The Study of Individual Cases That Illustrate General Economic Laws

Economical Law: Nature and Its Limitations

In this article we volition discuss most economical law. After reading this article you will also acquire about nature and limitations of economic laws.

Meaning of Economic Law:

Every scientific discipline has its certain laws.

Thus, similar other sciences, eco­nomics has its own laws, likewise.

Such laws describe how a consumer or a producer behaves.

The consumer is assumed to maximise utility or satis­faction subject to the technological constraints under which the business firm oper­ates.

The nature and role of the economy are also the subjects of concern of economical laws.

Three of import economic activities are:

i. production,

ii. consumption and

iii. commutation of economic goods and services.

Economic laws have been framed to govern the conduct of these three economic activities. Economic laws are also concerned with the determina­tion of the level of employment and income as likewise with the distribution of national income or national production amid different social classes such every bit labourers, landlords and capitalists.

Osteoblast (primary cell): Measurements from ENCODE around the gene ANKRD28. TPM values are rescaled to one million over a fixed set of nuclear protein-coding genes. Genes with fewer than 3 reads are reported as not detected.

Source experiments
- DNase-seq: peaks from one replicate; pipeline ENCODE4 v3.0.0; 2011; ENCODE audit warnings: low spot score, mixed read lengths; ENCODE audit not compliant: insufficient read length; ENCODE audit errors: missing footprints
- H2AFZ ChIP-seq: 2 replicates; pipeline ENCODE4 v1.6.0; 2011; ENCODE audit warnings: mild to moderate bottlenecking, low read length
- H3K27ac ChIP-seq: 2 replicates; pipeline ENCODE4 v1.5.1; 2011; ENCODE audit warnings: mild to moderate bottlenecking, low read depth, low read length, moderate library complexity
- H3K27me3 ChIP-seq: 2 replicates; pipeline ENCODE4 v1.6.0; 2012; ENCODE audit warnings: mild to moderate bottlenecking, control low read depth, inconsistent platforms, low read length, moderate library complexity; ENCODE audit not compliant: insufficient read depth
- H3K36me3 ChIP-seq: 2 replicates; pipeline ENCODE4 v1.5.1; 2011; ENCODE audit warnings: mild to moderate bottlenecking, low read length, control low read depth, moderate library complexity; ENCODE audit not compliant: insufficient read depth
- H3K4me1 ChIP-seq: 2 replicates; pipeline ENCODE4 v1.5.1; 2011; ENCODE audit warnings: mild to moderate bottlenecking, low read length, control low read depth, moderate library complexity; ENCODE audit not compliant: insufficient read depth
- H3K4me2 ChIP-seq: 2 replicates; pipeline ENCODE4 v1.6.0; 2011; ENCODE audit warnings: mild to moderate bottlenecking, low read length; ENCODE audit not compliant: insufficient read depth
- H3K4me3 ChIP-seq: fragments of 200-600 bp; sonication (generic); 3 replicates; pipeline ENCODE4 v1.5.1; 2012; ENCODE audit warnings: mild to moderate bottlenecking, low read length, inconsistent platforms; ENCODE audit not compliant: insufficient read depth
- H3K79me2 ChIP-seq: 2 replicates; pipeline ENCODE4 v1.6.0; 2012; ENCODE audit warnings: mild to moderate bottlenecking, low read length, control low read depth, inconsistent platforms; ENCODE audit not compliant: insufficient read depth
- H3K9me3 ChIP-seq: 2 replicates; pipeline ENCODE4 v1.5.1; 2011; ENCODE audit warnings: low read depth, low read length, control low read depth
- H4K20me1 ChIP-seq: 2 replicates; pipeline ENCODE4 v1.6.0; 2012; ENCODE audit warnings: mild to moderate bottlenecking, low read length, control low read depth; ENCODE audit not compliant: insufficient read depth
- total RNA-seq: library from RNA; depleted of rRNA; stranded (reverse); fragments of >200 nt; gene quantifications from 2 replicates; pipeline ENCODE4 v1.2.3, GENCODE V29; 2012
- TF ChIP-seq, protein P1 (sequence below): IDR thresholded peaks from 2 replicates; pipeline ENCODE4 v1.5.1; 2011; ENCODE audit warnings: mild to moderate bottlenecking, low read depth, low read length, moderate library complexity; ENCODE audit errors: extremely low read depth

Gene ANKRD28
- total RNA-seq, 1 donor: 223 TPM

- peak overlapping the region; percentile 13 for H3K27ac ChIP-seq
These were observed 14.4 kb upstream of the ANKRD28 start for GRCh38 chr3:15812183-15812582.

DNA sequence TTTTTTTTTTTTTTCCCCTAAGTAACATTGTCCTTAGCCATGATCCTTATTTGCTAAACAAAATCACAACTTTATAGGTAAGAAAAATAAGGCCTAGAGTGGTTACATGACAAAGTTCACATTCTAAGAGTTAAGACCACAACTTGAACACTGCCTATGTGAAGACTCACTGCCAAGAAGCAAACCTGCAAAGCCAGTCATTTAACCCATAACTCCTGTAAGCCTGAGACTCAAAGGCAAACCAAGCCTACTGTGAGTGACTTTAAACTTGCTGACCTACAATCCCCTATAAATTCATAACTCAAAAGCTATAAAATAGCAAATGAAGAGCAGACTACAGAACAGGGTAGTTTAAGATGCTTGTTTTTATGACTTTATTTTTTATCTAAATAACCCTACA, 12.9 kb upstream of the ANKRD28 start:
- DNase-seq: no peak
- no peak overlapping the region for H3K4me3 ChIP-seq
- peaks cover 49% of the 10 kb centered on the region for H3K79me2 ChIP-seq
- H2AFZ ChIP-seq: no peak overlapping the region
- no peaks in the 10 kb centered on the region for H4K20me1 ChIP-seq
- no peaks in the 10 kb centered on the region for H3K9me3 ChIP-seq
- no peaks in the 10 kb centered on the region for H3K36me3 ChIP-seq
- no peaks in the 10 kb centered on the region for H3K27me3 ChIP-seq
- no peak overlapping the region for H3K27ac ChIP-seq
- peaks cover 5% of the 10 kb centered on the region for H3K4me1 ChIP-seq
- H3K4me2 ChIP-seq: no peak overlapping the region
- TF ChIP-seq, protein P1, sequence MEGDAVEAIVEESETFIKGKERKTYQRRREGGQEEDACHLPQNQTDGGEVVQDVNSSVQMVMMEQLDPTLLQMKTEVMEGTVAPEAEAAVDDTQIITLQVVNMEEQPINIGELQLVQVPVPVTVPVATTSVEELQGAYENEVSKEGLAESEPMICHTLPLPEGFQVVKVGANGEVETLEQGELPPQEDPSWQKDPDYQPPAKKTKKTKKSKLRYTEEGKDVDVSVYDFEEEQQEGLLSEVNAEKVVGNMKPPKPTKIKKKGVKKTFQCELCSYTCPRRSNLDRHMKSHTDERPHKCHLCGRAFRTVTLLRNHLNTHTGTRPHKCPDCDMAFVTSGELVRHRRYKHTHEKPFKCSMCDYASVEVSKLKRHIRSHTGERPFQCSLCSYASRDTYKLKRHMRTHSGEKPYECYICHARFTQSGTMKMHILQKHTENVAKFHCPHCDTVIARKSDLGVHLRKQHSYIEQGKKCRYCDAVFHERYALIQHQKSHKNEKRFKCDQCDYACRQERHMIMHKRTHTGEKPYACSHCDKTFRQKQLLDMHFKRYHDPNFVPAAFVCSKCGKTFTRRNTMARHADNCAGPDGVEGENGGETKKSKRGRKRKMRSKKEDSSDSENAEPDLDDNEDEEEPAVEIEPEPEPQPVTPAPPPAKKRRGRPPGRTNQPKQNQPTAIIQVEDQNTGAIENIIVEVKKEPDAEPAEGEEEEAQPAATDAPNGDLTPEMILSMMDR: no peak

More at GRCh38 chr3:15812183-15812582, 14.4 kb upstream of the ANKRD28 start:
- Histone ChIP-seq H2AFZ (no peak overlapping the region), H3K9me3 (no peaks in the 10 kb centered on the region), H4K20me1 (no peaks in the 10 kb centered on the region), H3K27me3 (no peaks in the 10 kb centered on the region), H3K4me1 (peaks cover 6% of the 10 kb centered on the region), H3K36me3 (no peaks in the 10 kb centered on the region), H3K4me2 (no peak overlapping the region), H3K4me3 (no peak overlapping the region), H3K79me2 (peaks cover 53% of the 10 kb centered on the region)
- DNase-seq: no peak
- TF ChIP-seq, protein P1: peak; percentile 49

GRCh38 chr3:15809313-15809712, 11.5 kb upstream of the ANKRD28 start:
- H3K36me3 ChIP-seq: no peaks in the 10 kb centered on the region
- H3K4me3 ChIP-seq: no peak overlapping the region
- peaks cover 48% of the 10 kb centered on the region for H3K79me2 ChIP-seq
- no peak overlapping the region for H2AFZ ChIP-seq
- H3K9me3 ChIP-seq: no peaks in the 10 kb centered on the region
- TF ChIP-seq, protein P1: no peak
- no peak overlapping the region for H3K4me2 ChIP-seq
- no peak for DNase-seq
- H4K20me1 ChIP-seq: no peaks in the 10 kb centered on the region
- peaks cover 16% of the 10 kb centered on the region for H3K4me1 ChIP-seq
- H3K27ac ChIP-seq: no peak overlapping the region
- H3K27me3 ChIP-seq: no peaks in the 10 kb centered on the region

Finally, economic laws describe the pattern of growth of the real output of an economy over time. Modern economic growth is characterised by a very high rate of uppercase germination and extensive use of science-based technology.

It is also characterised past a high rate of growth in productivity, by structural shifts in the economy, nigh significantly from agriculture to industry then to services, by social and ideological changes, especially urbanisation and secularisation, and by much increased international economic linkages.

Economic laws likewise de­scribe the nature and causes of merchandise among nations. In fact, various eco­nomic laws have been framed encompassing all areas of economic assay, viz., production, consumption, market price decision, determination of income and employment as also the growth of the economic system, international trade and and so on.

Some of the near important economic laws are — the Constabulary of Diminishing Returns or the Law of Variable Proportions, the Law of Returns to Scale, the Law of Diminishing Marginal Utility, Keynes’ funda­mental psychological Police of Consumption, the Police of Equi-marginal Util­ity, the Constabulary of Comparative Advantage, Marx’s Laws of the Motions of Capitalism then on.